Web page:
As monogamy becomes the global norm, so does sexual betrayal. Surveys show that more than 70 per cent of married people report at least one affair. Does infidelity remedy the deficiencies of the lifetime partnership, or does it signify the destruction of any true union? Rosalind Miles recommends some reflection on the uses of adultery...by Rosalind Miles / January 20, 1996 / Leave a comment
What does president Clinton have in common with Paula Yates? Prince Charles with Lady Chatterley? Jeffrey Archer with the “common prostitute” Monica Coghlan (whose services, a court found, Lord A was not in fact paying for with the ?2,000 he so generously gave her)? Accounting for infidelities-real and fictional-is a challenge akin to cracking the DNA code. But our public culture makes it difficult to talk about in a useful way.
We chatter about it, of course, incessantly. Adultery is constantly in the air: the recreation of the great and the not-so-good, and hence the staple of the tabloids. This seems to encourage us to discuss it in the manner of a party game. Name the most improbable celebrity pairings? Nelson and Emma Hamilton, Pandit Nehru and Edwina Mountbatten, Hugh Grant and Divine. It seems extraordinary that something so pervasive has received so little scholarly or even serious attention.
One exception is Dr Annette Lawson’s 1988 study Adultery. Her surveys found that 78 per cent of British husbands had committed adultery as against 47 per cent of a comparable group in 1965; overall figures for both sexes showed 73 per cent of married people reporting at least one affair during married life (with similar findings in the US); in first marriages, 66 per cent of women and 68 per cent of men reported at least one liaison before the age of 40. These figures are backed up by divorce petitions which cite “adultery” and “behaviour including adultery” as responsible for almost 70 per cent of marriage breakdowns.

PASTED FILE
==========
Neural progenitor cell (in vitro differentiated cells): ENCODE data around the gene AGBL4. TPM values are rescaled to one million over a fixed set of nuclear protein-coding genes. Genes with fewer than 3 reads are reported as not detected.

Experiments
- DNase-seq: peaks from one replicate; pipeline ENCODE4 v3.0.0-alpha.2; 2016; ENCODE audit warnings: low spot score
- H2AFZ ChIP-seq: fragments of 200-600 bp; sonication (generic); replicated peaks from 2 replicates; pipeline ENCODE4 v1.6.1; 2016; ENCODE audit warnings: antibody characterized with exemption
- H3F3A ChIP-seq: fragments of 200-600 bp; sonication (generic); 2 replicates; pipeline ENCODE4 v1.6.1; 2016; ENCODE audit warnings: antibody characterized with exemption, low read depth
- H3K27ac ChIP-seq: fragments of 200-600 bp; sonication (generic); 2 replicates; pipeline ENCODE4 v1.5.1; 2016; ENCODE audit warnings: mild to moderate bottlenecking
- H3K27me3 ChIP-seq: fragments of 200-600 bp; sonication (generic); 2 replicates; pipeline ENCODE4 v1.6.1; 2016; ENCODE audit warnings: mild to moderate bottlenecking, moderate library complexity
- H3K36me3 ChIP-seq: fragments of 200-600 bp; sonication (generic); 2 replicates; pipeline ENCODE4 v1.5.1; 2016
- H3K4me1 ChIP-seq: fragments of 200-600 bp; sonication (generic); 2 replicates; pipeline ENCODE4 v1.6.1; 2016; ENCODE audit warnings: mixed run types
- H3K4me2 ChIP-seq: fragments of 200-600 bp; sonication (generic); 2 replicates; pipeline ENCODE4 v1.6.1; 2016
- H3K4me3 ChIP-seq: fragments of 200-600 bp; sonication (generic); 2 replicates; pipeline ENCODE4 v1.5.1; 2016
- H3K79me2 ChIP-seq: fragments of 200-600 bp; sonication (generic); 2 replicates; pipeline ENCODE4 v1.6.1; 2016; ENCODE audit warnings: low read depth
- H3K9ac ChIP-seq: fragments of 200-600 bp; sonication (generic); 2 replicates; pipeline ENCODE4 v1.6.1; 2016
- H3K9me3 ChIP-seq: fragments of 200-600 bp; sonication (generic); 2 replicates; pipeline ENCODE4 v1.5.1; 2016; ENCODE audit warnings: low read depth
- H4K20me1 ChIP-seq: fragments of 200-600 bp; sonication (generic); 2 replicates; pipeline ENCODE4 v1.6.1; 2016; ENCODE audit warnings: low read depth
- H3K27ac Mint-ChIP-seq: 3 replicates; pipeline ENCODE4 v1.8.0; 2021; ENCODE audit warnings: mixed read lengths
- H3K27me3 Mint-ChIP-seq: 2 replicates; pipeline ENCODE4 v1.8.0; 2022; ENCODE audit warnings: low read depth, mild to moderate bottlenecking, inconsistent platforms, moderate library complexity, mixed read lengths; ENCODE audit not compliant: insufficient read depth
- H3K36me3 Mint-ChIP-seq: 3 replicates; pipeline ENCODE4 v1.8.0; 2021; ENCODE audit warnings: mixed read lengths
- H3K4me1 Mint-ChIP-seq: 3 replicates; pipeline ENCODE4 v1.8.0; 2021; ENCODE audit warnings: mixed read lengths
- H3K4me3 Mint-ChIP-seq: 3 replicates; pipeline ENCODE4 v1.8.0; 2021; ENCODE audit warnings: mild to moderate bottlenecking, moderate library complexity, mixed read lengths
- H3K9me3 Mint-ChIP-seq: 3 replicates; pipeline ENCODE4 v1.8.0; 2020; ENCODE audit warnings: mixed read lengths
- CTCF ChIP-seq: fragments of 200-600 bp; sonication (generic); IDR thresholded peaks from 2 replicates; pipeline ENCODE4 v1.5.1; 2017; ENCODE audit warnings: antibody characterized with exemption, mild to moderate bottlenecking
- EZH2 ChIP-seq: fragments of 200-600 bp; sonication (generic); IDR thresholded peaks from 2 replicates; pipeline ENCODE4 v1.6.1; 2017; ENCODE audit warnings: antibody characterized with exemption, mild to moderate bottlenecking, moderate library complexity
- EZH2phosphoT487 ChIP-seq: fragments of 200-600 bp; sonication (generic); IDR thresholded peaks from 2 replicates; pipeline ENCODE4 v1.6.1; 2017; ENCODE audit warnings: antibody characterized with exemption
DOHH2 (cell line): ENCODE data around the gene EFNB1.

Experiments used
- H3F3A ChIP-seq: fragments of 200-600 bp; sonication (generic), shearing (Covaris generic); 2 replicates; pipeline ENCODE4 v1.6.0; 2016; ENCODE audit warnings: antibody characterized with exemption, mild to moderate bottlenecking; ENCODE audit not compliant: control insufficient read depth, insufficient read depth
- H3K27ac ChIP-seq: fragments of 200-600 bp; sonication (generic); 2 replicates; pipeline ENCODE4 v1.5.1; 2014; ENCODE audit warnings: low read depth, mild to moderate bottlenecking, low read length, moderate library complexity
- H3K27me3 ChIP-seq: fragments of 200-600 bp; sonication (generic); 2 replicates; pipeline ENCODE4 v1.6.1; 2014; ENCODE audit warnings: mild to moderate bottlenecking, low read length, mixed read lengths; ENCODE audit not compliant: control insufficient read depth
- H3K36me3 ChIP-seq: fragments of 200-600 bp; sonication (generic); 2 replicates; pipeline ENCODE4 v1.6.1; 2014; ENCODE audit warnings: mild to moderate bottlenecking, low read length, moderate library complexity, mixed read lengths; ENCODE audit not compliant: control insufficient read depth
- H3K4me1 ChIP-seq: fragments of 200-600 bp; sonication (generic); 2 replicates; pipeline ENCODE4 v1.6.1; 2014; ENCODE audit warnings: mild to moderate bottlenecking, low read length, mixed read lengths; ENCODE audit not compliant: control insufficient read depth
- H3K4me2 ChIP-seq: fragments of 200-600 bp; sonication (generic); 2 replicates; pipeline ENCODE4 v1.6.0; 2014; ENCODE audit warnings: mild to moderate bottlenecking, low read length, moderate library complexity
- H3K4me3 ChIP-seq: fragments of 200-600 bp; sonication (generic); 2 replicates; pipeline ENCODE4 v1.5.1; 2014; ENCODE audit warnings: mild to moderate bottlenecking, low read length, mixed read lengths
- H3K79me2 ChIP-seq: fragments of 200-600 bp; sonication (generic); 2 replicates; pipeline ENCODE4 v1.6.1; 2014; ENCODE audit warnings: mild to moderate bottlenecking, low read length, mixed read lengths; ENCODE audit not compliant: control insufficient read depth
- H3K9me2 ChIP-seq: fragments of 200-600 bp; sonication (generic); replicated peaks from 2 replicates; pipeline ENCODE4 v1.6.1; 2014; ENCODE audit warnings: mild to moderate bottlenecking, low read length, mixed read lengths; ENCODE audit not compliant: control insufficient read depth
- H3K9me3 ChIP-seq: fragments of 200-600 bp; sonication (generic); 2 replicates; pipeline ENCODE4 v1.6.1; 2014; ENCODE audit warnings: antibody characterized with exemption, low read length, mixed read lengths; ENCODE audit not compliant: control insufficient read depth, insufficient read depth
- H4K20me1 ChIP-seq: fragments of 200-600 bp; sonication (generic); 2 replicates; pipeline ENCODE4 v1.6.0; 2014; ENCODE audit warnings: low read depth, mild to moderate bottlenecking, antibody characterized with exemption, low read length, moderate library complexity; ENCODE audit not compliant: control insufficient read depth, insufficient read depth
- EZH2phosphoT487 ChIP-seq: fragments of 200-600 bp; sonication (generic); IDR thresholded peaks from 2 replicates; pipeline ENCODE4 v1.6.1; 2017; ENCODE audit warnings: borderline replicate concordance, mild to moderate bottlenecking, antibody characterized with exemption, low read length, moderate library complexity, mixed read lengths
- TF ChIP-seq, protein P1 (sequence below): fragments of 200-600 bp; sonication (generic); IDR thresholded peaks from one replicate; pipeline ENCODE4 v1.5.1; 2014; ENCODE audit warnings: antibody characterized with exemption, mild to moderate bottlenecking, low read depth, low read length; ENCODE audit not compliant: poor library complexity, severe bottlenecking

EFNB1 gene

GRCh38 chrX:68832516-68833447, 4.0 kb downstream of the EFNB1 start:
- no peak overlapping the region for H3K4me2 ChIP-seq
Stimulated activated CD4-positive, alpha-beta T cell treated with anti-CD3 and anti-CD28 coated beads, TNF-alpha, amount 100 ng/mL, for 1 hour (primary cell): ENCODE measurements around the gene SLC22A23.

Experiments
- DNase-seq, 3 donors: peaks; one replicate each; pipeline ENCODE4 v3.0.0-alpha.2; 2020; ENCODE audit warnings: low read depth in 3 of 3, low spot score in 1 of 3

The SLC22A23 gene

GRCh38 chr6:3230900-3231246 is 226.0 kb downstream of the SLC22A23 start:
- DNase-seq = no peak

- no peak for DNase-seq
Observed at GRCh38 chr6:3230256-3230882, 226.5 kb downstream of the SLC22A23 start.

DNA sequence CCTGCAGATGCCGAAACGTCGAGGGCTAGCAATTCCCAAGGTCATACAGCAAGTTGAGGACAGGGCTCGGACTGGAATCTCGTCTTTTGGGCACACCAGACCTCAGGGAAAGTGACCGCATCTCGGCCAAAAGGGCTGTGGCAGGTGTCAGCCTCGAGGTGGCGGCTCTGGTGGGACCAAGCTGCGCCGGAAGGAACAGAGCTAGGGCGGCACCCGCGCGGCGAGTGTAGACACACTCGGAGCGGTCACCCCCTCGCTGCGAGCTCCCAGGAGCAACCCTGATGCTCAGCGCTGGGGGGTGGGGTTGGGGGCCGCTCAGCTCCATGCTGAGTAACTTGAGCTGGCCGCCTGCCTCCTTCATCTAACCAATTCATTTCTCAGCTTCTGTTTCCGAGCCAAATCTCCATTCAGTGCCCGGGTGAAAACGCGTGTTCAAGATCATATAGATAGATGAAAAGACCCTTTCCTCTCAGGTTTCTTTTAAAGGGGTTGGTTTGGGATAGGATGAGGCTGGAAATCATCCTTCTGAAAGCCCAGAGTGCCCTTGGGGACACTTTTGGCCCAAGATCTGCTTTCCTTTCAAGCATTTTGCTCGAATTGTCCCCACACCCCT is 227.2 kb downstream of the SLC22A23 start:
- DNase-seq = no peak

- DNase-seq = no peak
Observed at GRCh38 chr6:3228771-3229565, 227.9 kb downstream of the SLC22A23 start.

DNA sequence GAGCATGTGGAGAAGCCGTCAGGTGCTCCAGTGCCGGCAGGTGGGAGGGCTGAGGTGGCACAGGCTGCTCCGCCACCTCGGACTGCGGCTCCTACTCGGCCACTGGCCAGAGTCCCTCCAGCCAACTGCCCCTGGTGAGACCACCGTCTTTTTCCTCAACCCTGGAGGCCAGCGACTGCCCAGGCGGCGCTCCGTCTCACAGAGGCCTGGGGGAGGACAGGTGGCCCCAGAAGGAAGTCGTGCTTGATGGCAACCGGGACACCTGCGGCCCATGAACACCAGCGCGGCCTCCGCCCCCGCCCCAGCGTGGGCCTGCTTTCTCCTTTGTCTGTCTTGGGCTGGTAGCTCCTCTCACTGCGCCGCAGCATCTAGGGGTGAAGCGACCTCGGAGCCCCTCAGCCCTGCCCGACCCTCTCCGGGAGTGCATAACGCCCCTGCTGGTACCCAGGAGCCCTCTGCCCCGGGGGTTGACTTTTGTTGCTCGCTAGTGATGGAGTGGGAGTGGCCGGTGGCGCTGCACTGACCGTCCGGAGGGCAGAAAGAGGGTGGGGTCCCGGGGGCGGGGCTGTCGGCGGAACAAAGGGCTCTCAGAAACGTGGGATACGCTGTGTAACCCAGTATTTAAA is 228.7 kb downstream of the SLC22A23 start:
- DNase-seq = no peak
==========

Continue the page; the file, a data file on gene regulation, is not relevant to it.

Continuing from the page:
It often seems that the only response to extracurricular sexual activity is a moral one, ranging from mild disapproval to outrage. Condemnation of forbidden sex, often backed up by vicious punishments such as stoning or the lash, has been the norm in most societies, and still is in, for example, Saudi Arabia and Pakistan. Yet infidelity persists and even increases: astonishingly, an official analysis of blood samples in England in the late 1970s found that 30 per cent of the men surveyed could not have been the biological fathers of at least one of their children. Something as pervasive as this must serve a function; it must have a raison d’?tre in the modern world.
At first blink, asking why people have illicit sex seems to inhabit that same region of thundering obviousness as the Shakespearean observation that it is the property…